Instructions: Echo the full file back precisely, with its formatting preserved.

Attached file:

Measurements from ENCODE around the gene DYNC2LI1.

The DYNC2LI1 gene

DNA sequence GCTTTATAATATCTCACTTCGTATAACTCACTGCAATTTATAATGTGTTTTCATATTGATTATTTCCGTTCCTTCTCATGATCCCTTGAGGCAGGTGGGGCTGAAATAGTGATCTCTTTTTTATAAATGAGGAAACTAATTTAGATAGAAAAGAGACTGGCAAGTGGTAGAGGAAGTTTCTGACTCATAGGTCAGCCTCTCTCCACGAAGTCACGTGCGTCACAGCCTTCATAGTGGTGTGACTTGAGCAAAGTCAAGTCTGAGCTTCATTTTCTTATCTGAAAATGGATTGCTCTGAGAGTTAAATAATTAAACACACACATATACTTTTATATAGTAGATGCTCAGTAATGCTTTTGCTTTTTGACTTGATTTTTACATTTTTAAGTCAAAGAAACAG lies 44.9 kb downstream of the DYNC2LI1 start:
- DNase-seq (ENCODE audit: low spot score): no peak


Measurements from ENCODE around the gene DYNC2LI1.

The DYNC2LI1 gene

DNA sequence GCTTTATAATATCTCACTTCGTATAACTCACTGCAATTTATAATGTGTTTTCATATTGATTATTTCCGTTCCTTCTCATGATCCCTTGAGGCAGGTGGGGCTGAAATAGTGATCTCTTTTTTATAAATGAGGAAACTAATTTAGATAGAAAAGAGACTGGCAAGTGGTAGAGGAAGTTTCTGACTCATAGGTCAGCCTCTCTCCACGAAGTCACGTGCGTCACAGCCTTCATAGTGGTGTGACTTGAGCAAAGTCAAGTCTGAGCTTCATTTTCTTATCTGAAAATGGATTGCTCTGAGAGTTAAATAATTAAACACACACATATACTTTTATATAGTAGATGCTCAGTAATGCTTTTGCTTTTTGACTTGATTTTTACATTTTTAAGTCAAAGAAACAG lies 44.9 kb downstream of the DYNC2LI1 start:
- DNase-seq (ENCODE audit: low spot score): no peak